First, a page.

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Note: This article contains coarse language that may offend some readers.

Let's ignore the fact that the American military has been the greatest force of liberation from the yoke of tyranny that humankind has most likely ever known.

Let's ignore the fact that our military is exceedingly diverse in its makeup.

Let's ignore the fact that a massive charge of our military has nothing to do with war fighting and is focused on humanitarian assistance across the globe.

Setting all of that aside, can we at least agree that it's insulting to Americans who choose to serve our country to ask if that service made them racist? That is precisely what the Huffington Post did this week in the wake of the Charlottesville violence led by Neo-Nazis.

The liberal news website published an article from contributor and self-described “Trump Resister” David Fagin with the headline: “Becoming A Racist: The Unfortunate Side Effect Of Serving Your Country?”

It's important to let the author speak for himself, so below is his line of thinking.

  1. Reporter says some of the white nationalists in Charlottesville were veterans:

In an interview with CNN’s Anderson Cooper, Vice News’ Elle Reeve mentions that security for the neo-Nazis was not provided by the Charlottesville police, as one might expect, but by veterans of the Iraq/Afghan war.

To hear that these veterans claim they were ‘radicalized’ in Iraq and Afghanistan during their tours of duty is one of the more unfortunate things to come to light regarding the side-effects of serving your country.

2. Without citing any hard evidence or data that there is a greater correlation between white supremacy and military members than with civilians, Fagin says:

But to learn that these brave men and women over there return with a new-found hatred for those different from them, especially after their mission is one of liberation from those who kill and persecute anyone of different faiths/beliefs, is quite disturbing to say the least.

3. Fagan calls Iraq and Afghanistan 'sh*tholes': 

I can’t even imagine the horror one sees serving their country in a sh*thole the likes of an Iraq or an Afghanistan.

4. Fagan, who is not a veteran, now criticizes the military's handling of soldiers who harbor “disgust toward anyone who isn’t white”: 

But to think that even a small portion of them are returning from duty harboring feelings of such intense anger and disgust toward anyone who isn’t white, leads one to believe the military isn’t doing enough in the area of outreach, post-discharge. After all, not every soldier returns with a desire to protect and defend those with beliefs and convictions that stand in direct contrast to everything our military has fought against, and fights against as we speak.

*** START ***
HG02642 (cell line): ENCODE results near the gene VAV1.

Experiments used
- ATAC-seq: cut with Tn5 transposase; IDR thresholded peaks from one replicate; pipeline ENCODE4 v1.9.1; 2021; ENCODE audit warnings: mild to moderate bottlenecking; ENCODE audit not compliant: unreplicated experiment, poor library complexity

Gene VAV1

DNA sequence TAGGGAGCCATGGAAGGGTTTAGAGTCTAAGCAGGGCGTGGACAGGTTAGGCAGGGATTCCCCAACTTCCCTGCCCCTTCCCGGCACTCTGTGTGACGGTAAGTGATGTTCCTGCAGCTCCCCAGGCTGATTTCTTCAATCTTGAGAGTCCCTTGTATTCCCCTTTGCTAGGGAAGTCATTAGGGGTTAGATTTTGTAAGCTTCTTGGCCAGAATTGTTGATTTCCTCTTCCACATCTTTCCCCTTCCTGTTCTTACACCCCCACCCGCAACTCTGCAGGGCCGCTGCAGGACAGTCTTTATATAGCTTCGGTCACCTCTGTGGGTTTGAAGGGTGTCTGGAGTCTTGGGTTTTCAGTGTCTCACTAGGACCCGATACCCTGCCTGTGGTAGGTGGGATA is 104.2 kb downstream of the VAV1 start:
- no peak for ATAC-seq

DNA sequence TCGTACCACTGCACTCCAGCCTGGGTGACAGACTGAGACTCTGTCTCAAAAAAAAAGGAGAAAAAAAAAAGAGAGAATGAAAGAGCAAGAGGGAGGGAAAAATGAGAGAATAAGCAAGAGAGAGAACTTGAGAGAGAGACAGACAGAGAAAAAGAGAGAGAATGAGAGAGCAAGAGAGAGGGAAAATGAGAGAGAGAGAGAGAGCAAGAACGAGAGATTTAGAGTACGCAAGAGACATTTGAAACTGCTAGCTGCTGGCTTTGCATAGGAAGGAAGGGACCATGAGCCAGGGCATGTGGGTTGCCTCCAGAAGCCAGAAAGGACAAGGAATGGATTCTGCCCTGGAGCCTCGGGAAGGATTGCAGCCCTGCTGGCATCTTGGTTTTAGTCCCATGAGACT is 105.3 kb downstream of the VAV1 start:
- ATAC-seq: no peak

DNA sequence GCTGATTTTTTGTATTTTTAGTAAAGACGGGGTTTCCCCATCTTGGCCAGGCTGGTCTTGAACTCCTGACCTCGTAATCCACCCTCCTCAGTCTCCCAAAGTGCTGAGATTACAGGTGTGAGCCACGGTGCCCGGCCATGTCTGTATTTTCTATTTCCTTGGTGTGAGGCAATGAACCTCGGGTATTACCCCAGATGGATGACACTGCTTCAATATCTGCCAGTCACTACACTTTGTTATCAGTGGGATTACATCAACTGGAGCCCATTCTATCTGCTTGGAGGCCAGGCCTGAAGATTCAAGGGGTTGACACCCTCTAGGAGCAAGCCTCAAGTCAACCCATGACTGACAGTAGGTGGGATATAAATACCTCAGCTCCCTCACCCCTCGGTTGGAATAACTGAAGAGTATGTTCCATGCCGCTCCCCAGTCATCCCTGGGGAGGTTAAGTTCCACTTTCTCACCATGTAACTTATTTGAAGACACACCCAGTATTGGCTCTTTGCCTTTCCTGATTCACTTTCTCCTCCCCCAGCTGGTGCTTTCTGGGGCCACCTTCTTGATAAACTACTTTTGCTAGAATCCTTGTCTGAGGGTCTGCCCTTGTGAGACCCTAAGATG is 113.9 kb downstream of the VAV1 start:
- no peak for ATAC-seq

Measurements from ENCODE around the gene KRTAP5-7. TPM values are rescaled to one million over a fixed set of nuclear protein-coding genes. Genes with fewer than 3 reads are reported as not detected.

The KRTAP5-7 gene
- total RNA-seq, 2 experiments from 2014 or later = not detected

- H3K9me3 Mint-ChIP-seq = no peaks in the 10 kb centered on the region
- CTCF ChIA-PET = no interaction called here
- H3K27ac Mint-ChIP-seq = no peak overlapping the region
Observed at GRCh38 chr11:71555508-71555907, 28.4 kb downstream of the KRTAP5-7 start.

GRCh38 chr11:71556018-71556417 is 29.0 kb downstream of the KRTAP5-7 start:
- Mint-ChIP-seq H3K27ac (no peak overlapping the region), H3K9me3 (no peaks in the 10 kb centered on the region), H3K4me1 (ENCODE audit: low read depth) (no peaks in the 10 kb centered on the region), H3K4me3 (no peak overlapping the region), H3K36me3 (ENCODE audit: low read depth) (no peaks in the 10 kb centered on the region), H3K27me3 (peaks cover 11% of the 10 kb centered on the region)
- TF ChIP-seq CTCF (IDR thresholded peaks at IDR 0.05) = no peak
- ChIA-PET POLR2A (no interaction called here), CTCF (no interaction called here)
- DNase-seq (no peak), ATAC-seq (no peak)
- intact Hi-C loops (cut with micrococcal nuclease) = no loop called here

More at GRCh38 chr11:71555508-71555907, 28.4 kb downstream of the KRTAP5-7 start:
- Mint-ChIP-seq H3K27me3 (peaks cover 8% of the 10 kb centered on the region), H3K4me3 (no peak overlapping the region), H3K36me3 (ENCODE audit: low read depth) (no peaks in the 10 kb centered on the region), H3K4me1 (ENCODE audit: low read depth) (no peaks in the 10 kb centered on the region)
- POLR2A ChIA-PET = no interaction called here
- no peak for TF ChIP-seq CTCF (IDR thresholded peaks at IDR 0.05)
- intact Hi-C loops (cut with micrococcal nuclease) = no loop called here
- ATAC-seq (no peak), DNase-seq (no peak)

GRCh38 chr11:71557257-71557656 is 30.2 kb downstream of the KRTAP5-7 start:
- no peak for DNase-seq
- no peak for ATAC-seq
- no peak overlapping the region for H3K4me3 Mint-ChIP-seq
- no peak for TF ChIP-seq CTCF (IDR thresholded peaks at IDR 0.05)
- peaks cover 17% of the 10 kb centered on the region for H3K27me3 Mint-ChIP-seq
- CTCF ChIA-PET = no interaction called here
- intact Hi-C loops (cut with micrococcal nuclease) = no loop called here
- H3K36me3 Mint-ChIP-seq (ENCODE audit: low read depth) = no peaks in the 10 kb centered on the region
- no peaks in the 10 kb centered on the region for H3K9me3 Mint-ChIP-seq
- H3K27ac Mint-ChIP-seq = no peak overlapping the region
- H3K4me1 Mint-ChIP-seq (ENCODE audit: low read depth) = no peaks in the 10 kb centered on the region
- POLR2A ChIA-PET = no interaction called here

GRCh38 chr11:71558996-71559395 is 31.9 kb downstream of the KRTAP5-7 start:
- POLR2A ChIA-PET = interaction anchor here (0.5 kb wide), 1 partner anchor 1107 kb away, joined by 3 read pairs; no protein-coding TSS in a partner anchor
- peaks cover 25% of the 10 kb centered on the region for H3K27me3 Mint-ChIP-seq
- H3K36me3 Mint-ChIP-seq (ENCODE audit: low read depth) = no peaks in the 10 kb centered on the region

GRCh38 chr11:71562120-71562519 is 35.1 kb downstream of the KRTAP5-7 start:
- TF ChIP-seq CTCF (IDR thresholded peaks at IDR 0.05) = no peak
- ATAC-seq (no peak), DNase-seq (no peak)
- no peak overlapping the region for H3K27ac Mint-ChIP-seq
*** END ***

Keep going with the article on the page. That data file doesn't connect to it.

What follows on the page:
5. Fagan blames Trump for supporting military white supremacy, and then casually wonders if veterans will turn on America someday:

There is only one side to this fence, and to think we’re not only welcoming home members of the armed forces whose opinions and beliefs have been shattered and damaged due to their perilous environment, but who find solace in a President willing to condone those twisted beliefs, rather than make it his mission to do everything he can to help them, makes one worry about where the next Charlottesville will be, and who, exactly, we’ll be fighting.

Makes you wonder: Does Fagan know anyone who served in the military? Are any of his friends veterans? If so, I think they'd be stunned at the headline and inference of this article.

Perhaps before writing such a half-cocked, anecdotal thesis on our service members, Fagan could reach out to some veterans himself to see what their war-fighting experience is.

Perhaps he should also recall that minorities are actually over-represented in the military compared to the U.S. population:

Based on the hundreds of interviews I've done with Iraq and Afghanistan war veterans, I've discovered the exact opposite of his conclusion.

Our veterans are the best this country has to offer, not the worst.